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  • The set of friends with whom he chiefly associated at Oxford were sometimes named, on account of their exceptionally decorous conduct, the "Bethel Union"; but he was by no means averse to amusements, and specially delighted in hurdle jumping and hunting.

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    0
  • The relative proportions of these three divisions vary considerably, and the extreme abbreviation of the mid-gut found in the common crayfish (Astacus) is by no means typical of the class.

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  • His political career was by no means so creditable, and it has been said of him that he had character only in front of the enemy.

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    0
  • The distinction is, however, by no means universally observed.

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  • Five natural regions may be distinguished in the Eastern Division of England, by no means so sharply marked off as those of the west, but nevertheless quite clearly characterized.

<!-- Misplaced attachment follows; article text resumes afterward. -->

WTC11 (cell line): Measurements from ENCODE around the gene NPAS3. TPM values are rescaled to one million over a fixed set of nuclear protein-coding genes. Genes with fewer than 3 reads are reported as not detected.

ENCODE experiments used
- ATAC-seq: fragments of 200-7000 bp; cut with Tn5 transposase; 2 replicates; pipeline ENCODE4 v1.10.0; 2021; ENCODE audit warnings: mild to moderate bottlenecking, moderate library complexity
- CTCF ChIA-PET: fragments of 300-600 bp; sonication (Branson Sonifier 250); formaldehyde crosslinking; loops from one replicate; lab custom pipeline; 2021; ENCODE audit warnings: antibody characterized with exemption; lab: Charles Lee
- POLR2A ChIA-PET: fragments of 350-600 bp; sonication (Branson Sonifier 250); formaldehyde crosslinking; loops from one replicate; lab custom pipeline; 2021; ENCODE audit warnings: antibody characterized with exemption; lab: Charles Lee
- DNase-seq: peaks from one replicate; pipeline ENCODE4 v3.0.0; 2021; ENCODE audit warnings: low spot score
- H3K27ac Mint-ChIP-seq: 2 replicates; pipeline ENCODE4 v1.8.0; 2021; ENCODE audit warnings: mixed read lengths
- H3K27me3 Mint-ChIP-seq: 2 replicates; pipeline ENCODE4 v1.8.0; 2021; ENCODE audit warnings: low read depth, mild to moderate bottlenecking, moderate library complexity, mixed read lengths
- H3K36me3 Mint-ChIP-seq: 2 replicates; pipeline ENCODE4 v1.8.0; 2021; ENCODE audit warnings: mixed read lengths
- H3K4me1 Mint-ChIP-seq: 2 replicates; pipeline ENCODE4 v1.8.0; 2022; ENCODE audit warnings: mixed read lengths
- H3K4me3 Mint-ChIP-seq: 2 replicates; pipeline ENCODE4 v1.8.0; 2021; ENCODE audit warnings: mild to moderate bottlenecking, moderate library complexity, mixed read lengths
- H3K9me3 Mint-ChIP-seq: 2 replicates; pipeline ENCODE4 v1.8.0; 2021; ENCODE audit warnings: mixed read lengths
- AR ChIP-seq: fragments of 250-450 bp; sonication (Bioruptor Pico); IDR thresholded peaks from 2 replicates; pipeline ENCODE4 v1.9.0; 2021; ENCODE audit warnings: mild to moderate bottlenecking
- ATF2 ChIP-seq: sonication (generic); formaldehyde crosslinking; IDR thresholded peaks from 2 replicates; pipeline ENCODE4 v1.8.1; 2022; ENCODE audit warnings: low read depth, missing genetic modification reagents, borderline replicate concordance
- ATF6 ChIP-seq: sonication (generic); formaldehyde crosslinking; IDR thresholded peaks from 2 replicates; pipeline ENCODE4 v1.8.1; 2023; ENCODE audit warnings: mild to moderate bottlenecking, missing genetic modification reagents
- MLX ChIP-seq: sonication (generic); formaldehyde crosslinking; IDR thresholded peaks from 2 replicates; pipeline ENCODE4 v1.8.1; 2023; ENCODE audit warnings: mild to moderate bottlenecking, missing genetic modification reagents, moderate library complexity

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    0
  • The richness of the ore (about 30% of metal) is by no means so great as the red haematite ore found in Cumberland and north Lancashire (Furness district, &c.).

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  • The translation which is diffuse and by no means close, fails to reproduce the spirit of the original.

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  • If we accept the - Persian derivation of the term (which is advanced by Curzon as being perhaps the most plausible), pai-mir, or "the foot of mountain peaks," we have a definition which is by no means an inapt illustration of the actual facts of configuration.

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  • Stature is by no means a general criterion of race, and it would not, for instance, be difficult to choose groups of Englishmen, Kaffirs, and North American Indians, whose mean height should hardly differ.

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  • But the antlers of all deer by no means conform to this type; and in certain groups other names have to be adopted for the branches.

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  • Polygamy is by no means uncommon.